France's Julien Leclercq specialises in meat-and-potatoes thrillers based on true events: hijack saga The Assault, in 2010, was broadly functional, but this tale of shady dealings in late-80s Gibraltar seems underpowered. The script, by Abdel Raoul Dafri (A Prophet), smartly outlines how debt-laden publican Gilles Lellouche removes himself from one hole, by snitching to French customs, only to face another dug by Italian traffickers. However, nothing much distinguishes the twitchy confabs that follow. Tahar Rahim is wasted in a dull desk-jockey role, while Lellouche looks more concerned than we ever become. Some shonky British accents among the smugglers won't help its chances in these waters.

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- Mike McCahill

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Peter Jackson retitles The Hobbit part three The Battle of the Five Armies

11 hours ago

Director calls previous sub-title There and Back Again redundant as 'Bilbo has already arrived there'

The final film in Peter Jackson's Hobbit trilogy has been retitled The Hobbit: The Battle of the Five Armies.

The New Zealand film-maker made the announcement on his Facebook page following weeks of speculation surrounding the movie, which was previously titled There and Back Again. The third instalment of Jackson's adaptation of Jrr Tolkien's book is due in cinemas this December. The Oscar-winning director said the change had been made because the old title no longer felt right for a trilogy, having been conceived back when the film-makers planned a two-part adaptation of the 1937 fantasy fable.

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- Ben Child

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Lights, no camera, action: the joy of live film readings

11 hours ago

Seth Rogen as the Big Lebowski? Mindy Kaling as the Princess Bride? Live reads of these films, plus Quentin Tarantino's The Hateful Eight, are proving a sellout success. They make for a great night of theatre

A week ago I was lucky enough to snag the hottest ticket of the week in Los Angeles. This meant I got to see 12 people sitting around on a stage clutching scripts and talking into microphones, shooting one another with finger guns, fake projectile vomiting, fake punching each other in the face, or playing dead for extremely long periods.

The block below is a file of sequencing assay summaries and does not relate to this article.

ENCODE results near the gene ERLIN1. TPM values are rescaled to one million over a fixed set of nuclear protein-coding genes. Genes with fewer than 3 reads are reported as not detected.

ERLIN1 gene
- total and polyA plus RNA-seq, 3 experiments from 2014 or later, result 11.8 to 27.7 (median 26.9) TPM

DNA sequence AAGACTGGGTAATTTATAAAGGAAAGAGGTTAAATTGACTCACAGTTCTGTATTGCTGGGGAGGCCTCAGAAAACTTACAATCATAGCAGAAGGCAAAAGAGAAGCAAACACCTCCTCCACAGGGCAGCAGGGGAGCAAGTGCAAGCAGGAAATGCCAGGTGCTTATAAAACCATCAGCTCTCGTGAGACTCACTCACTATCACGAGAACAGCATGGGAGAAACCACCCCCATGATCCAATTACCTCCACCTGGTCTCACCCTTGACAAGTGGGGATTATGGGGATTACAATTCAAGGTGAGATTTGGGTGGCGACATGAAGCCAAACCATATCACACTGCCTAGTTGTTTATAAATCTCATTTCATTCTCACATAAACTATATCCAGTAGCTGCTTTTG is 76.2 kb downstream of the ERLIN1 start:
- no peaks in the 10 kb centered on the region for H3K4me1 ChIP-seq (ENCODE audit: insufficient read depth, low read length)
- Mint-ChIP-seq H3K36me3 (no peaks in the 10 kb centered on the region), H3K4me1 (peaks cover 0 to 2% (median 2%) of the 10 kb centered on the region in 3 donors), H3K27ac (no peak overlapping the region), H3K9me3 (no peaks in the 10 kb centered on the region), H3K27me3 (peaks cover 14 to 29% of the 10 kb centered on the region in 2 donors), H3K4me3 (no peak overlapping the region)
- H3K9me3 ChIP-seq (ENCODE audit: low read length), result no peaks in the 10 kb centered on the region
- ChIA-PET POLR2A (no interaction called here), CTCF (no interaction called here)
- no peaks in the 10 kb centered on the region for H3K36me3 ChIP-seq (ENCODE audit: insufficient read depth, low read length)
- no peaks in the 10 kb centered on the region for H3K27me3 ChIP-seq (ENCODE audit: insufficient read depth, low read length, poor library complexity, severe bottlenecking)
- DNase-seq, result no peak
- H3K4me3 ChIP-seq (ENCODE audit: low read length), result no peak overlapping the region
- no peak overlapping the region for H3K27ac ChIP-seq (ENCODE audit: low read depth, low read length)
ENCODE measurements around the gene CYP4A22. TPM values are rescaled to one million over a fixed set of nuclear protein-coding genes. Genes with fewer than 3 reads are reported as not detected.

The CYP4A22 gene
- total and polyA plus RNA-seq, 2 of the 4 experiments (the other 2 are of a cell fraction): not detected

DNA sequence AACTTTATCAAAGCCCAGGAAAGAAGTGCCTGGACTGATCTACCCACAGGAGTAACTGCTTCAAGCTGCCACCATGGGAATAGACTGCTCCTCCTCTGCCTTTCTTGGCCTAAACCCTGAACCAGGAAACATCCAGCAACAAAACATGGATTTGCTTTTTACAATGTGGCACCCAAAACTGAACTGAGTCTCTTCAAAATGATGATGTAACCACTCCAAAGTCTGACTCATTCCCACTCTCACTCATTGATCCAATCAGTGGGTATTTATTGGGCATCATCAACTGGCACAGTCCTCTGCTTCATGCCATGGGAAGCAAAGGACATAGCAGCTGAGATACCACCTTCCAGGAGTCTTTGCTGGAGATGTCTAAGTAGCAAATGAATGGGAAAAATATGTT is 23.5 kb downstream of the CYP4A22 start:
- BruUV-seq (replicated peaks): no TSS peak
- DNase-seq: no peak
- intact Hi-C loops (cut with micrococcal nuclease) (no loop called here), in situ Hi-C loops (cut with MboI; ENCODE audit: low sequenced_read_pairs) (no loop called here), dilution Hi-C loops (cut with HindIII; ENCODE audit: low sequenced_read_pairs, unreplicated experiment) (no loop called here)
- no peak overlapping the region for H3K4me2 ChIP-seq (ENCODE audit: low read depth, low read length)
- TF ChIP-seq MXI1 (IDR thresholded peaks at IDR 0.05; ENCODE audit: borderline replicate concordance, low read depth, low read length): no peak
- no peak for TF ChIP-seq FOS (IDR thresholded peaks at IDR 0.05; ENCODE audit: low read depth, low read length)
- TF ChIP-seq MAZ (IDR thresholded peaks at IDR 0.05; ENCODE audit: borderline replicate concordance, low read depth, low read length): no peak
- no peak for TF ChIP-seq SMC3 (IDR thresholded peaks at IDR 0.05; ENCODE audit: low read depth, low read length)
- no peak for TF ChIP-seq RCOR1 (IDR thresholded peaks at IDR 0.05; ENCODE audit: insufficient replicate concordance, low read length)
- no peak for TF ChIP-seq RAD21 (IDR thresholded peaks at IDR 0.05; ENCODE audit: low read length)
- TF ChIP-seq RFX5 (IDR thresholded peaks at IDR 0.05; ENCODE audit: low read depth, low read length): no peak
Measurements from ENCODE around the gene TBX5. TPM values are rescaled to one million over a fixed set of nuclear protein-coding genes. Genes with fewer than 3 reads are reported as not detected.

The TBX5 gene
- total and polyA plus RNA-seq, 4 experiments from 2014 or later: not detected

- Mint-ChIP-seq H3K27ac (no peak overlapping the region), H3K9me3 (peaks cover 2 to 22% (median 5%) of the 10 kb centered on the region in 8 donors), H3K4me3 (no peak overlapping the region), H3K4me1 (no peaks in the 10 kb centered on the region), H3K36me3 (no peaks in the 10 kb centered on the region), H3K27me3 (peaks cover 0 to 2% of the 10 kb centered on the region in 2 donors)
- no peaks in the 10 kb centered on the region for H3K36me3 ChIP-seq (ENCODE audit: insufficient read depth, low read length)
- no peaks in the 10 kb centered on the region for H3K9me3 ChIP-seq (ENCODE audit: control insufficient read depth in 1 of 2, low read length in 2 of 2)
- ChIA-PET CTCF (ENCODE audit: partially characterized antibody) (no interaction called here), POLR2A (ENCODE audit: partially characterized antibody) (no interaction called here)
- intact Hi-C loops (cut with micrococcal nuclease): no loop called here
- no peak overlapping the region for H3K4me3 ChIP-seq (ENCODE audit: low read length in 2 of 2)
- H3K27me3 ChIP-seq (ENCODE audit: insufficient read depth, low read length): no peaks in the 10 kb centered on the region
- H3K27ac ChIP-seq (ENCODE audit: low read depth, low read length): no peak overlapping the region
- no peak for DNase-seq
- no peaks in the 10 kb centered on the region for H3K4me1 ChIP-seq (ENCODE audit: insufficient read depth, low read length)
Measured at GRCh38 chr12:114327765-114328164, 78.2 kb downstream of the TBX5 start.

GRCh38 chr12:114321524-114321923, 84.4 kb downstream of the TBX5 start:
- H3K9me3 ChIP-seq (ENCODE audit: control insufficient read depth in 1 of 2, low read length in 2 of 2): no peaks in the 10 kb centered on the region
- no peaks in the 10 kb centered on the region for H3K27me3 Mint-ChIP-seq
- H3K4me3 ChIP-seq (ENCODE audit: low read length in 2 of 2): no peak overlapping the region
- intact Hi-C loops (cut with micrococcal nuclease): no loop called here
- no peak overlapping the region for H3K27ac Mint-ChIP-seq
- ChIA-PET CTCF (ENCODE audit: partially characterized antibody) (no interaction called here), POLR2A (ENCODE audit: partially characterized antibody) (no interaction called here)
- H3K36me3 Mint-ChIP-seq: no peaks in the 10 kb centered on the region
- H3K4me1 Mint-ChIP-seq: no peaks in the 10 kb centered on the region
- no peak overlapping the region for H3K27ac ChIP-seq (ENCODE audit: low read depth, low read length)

Conducted under the stewardship of director Quentin Tarantino, and under the auspices of Film Independent at Los Angeles County Museum of Art (Lacma), and its curator Elvis Mitchell, this was the world premiere of his new movie, The Hateful Eight. Or, rather, an enhanced "live read" of his screenplay, or to be more precise, »

- John Patterson

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My guilty pleasure: Eat Pray Love

11 hours ago

David Jenkins: Watching Juila Roberts take a year-long romp of global self-discovery, the thing most people miss is that the film is a pin-sharp mockery of Liz Gilbert's bestselling book

More from the guilty pleasures series

Writing a negative review of Eat Pray Love isn't like shooting fish in a barrel. It's like hauling out a fish, placing the barrel of a revolver against its slimy gills, then pulling the trigger while intoning a grave, possibly aquatic-themed, soliloquy. The irony being that Liz Gilbert, the character Julia Roberts plays in the film, would cheerily consume said fish. She would then go on to share some little-known and untranslatable foreign epithet that captures the indefinable feeling of consuming seafood that would have otherwise been destined for the chum bucket. I don't know what the exact term is, but it would probably ends in -delle, or -isimo, or -ante. And »

- David Jenkins

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Michael Fassbender: Frank and me

12 hours ago

The actor on why he's happy inside Frank Sidebottom's fibreglass head for Lenny Abrahamson's comedy about an eccentric band and his own teenage fantasies of rock stardom